Toronto-based Kira Systems has received a $65 million CAD ($50 million USD) minority investment from New York City-based Insight Venture Partners.
“Our probability of success was a lot higher than the dilution that we were talking.” – Noah Waisberg
Kira Systems’ platform uses machine learning to automate contract analysis for law firms. Promising to save lawyers up to 90 percent of the time spent doing contract review, Kira identifies contract clauses, and its products span due diligence, finance, and lease abstraction. One of its key features is Quick Study, which allows users to create custom machine learning models by uploading sample contracts, and highlighting what exactly it wants Kira to learn.
This is the first time the previously bootstrapped company has raised outside funding. Speaking with BetaKit, CEO, co-founder, and lawyer Noah Waisberg said that the company raised the money after evaluating the opportunity with Insight, which invests in growth stage companies with at least $10 million to $20 million in revenue. The VC firm counts Canadian tech darlings like Shopify and Hootsuite among its investments, and Waisberg indicated that Insight could provide much-needed guidance on scaling.
“It turns out that it’s pretty painful going from the 35 that we were at in January 2017 to 115 today. There were lot of hard times during that time period, and our hope is to continue to grow quickly and we’d like to do so more gracefully,” Waisberg said. “My co-founder and I weighed the dilution versus the value that Insight would bring, we kind of came to feel that our probability of success was a lot higher than the dilution that we were talking.”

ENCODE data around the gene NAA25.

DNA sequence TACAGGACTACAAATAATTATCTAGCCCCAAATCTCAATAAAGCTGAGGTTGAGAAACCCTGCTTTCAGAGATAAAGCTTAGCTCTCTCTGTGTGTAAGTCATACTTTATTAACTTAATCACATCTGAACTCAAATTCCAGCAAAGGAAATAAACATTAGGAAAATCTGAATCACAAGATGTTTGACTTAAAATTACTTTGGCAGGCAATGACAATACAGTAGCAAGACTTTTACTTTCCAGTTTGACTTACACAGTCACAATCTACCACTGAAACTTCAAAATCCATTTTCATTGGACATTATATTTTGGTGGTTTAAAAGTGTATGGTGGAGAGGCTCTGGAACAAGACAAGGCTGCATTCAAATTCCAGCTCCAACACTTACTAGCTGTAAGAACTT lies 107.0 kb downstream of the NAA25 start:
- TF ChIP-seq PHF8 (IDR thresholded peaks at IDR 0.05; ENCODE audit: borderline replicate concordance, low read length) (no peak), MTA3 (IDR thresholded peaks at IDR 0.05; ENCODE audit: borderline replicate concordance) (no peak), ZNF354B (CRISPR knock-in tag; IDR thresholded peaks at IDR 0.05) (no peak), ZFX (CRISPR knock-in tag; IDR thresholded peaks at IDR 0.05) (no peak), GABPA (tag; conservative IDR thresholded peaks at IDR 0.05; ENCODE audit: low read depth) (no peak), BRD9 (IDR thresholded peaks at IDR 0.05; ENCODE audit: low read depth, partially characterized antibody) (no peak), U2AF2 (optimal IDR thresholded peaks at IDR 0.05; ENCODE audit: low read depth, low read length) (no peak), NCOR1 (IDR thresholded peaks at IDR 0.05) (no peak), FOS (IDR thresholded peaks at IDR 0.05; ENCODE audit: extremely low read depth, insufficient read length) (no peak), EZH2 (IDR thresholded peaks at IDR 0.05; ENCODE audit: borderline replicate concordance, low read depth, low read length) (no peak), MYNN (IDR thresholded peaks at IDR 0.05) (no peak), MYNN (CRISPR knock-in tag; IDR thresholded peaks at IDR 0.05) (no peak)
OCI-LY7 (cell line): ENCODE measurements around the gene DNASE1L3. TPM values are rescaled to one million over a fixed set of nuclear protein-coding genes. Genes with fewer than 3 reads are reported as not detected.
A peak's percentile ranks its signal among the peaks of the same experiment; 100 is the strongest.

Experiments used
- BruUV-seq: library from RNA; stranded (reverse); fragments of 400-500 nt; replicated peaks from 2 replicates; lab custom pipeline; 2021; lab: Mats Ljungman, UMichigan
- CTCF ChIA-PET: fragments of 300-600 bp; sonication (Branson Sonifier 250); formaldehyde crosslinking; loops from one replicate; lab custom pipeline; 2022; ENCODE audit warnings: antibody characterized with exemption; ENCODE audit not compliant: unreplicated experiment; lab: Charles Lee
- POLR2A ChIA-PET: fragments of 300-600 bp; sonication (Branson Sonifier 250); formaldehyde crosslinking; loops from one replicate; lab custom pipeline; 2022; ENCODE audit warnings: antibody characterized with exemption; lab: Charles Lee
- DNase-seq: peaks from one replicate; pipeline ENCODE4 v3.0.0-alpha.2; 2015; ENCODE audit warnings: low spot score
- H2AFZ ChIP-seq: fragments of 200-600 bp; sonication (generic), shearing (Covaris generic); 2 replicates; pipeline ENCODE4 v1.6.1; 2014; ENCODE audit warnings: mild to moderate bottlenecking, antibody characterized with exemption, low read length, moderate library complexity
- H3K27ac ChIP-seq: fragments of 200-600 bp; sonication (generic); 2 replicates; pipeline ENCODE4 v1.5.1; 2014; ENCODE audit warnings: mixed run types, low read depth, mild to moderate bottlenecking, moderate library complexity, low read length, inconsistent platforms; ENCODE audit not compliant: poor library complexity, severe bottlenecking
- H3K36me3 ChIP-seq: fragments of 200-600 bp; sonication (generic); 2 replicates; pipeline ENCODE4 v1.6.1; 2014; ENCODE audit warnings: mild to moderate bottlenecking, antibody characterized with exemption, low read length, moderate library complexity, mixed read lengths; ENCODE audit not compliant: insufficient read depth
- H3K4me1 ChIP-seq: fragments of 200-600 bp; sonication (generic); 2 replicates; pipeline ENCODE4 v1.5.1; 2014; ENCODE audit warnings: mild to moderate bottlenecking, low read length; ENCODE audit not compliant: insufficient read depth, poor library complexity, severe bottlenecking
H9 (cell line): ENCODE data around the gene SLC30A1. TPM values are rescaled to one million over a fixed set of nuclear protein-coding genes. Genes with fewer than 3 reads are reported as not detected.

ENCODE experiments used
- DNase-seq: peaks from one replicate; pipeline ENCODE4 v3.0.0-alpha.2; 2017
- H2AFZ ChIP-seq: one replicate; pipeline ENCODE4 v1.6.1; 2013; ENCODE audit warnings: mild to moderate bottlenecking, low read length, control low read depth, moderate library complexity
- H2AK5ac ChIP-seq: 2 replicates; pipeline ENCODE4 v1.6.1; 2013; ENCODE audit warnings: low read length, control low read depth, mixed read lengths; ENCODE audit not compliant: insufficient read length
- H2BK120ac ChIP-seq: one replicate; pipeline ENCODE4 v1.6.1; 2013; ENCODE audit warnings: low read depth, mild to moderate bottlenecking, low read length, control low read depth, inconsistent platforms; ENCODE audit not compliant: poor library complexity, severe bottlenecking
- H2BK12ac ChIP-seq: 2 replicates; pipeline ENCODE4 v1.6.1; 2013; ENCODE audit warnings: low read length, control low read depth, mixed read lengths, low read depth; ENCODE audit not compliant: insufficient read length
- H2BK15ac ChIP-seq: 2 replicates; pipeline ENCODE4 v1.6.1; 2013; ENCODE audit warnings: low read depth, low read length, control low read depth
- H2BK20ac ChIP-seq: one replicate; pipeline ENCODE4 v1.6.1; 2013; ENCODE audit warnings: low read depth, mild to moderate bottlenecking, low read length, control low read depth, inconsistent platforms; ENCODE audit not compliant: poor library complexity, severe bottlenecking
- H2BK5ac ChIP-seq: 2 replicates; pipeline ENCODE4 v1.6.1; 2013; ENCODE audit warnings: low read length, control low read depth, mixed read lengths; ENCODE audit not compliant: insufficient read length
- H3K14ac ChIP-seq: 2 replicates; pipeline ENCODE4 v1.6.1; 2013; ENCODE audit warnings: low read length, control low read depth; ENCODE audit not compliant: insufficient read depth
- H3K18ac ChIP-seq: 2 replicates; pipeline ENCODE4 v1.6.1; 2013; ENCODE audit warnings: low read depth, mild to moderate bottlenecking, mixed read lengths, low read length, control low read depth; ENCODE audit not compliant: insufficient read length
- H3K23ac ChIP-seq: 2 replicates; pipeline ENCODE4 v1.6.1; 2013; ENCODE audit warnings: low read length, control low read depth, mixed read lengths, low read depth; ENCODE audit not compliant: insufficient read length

Insight Venture Partners targets companies with at least $10 million to $20 million in revenue and counts Canadian tech darlings Shopify and Hootsuite among its investments.
It’s also a matter of the technology being in the right place at the right time; since Kira Systems started working on the tech in 2011, the company faced challenges in building up the machine learning capabilities of its product, as well as selling to lawyers that the product could actually improve efficiency. By 2014—after several years of operating without revenue—Waisberg said the company found some success. Now sitting at over 115 people, Kira is also operating within one of the machine learning capitals of the country home to a breadth of talent.
The company said that the funding will be used for further product development and expansion. While the product is found in law firms like Osler and Cassels Brock, the company is focused on expanding its customer segment, including corporates and professional services. Waisberg cites a high volume of contracts within this sector as a reason for the increased interest.
“If we think about [it]…Apple probably has a million contracts, or Nike probably has like 400,000 contracts,” he said. “It takes a person somewhere from 30 to 90 minutes to read through a contract and pull 25 data points out.”
Peter Sobiloff, managing director of Insight Venture Partners, will be joining the board. “Kira Systems’ performance as a bootstrapped business has been impressive, and we’re eager to partner with them to more aggressively pursue growth,” said Sobiloff. “We don’t see many pure-play AI businesses with their traction, and this success has come from the fact that Kira is fundamentally changing how contracts are reviewed. This represents an opportunity to make a meaningful impact across their core market segments.”
This article originally appeared in BetaKit